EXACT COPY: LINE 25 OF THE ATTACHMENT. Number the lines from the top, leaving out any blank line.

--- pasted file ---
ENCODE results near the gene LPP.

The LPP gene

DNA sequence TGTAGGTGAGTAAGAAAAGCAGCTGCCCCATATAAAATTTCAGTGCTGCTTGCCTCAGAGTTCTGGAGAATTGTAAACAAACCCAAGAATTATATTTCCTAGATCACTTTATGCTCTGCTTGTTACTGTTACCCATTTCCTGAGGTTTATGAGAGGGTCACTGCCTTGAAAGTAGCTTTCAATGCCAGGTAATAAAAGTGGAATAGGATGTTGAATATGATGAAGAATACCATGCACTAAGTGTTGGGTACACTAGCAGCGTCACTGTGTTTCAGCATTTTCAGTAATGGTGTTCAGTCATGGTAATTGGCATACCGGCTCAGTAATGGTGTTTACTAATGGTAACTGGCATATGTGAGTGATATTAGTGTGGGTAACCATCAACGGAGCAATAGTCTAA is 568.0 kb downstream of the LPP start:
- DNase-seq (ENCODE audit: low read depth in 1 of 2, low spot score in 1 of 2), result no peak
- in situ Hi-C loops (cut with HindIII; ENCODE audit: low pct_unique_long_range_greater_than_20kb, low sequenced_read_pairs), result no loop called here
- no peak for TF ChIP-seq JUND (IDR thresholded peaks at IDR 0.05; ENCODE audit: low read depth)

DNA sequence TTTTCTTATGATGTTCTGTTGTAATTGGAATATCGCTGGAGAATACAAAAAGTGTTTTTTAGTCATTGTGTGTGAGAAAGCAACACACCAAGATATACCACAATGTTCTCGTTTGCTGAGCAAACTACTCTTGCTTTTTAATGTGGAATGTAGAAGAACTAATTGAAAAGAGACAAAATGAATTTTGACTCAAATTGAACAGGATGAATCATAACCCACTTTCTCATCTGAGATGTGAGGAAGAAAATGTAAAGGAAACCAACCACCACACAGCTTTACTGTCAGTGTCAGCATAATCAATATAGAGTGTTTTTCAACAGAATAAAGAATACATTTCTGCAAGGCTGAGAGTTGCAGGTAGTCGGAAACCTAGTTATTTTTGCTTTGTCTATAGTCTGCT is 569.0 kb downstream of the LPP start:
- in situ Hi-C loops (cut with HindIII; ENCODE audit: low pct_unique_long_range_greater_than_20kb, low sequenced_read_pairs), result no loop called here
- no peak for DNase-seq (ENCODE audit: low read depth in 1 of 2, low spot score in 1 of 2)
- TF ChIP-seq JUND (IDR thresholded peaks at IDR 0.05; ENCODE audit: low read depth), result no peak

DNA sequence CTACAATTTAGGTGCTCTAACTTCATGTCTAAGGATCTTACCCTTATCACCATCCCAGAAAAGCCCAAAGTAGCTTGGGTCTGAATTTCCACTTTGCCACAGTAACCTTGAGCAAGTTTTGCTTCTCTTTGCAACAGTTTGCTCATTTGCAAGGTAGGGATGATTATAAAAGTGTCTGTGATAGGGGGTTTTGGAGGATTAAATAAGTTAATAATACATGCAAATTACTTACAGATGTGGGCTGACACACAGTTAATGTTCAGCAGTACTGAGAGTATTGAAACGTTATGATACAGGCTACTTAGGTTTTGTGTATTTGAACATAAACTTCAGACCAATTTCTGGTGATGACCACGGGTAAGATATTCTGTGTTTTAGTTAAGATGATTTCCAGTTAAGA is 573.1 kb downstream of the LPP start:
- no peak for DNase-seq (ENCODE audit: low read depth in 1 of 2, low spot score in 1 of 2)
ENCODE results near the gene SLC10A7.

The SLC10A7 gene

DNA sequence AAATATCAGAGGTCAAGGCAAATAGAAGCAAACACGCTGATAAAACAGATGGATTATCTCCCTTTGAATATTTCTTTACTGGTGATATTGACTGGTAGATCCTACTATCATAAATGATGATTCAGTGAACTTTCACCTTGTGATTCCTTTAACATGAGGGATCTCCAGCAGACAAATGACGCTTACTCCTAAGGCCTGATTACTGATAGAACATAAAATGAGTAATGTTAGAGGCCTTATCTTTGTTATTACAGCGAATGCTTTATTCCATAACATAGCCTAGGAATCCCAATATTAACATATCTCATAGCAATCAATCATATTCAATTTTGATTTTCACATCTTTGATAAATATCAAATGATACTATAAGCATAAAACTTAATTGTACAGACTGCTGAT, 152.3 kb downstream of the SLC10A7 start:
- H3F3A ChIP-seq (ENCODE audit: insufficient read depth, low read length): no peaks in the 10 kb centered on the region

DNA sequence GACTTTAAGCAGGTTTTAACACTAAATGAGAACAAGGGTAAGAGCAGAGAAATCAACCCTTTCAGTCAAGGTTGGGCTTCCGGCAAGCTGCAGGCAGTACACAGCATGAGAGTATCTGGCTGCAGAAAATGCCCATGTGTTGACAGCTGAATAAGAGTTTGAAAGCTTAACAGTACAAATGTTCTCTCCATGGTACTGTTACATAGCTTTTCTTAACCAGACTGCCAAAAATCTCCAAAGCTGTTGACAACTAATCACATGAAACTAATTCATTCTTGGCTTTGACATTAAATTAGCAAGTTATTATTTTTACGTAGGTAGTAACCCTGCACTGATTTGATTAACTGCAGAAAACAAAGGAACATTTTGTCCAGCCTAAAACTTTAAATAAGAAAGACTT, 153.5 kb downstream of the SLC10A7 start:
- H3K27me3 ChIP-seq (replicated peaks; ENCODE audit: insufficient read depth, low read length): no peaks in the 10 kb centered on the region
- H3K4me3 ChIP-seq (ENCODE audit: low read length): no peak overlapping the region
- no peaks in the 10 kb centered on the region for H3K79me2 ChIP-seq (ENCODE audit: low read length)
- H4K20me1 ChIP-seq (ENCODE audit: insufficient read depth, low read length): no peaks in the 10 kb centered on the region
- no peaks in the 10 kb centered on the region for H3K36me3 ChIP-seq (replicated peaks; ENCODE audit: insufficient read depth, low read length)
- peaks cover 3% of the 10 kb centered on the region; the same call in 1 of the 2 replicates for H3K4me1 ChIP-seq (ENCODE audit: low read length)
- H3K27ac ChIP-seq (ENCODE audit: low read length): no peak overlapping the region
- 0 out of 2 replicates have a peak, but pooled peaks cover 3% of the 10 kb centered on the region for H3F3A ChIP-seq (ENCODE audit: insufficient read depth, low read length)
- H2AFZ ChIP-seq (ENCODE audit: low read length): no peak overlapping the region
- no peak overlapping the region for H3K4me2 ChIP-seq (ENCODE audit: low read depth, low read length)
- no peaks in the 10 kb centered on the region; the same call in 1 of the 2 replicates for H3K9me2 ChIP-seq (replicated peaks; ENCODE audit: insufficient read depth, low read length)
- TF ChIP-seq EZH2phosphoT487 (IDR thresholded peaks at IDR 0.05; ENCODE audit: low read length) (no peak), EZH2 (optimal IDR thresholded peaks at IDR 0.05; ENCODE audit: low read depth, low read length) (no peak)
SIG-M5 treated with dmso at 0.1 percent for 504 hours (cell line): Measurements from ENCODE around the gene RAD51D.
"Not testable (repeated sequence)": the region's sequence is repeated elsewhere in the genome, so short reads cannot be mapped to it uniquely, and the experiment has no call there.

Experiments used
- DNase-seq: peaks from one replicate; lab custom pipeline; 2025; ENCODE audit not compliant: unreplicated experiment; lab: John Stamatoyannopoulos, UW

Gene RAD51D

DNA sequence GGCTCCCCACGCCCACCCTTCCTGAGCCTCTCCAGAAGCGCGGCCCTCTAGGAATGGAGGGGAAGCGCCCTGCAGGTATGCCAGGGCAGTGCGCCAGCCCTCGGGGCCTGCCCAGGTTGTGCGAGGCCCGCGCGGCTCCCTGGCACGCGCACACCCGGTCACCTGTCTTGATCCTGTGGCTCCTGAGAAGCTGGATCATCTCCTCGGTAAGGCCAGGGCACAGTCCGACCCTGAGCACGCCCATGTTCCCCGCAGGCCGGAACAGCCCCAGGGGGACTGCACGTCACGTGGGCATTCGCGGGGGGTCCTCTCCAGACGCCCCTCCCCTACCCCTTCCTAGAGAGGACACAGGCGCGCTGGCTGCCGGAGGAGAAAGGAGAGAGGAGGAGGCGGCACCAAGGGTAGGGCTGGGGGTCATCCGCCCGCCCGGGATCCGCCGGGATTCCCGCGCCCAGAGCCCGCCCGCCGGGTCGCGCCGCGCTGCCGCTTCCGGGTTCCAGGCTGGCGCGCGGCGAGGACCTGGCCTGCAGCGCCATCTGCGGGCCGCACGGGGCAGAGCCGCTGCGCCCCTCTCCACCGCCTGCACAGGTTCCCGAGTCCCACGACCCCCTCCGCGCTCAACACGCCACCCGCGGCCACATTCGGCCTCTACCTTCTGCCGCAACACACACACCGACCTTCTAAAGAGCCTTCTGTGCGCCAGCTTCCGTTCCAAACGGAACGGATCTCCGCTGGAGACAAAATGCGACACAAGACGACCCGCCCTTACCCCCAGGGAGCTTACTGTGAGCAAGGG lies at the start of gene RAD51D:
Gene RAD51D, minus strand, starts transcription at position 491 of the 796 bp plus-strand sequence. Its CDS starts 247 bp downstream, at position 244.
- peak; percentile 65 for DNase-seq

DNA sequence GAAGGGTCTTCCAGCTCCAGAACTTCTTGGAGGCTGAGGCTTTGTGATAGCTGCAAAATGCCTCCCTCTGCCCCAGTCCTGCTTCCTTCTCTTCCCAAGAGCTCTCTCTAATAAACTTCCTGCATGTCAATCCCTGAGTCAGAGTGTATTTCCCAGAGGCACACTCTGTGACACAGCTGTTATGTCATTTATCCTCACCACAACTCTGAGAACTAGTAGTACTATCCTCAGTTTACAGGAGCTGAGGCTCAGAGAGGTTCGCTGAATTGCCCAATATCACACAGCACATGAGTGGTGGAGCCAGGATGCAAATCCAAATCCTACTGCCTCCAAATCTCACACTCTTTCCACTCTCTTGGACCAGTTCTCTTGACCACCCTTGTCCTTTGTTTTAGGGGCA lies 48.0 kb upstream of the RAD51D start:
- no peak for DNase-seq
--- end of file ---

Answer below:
- 0 out of 2 replicates have a peak, but pooled peaks cover 3% of the 10 kb centered on the region for H3F3A ChIP-seq (ENCODE audit: insufficient read depth, low read length)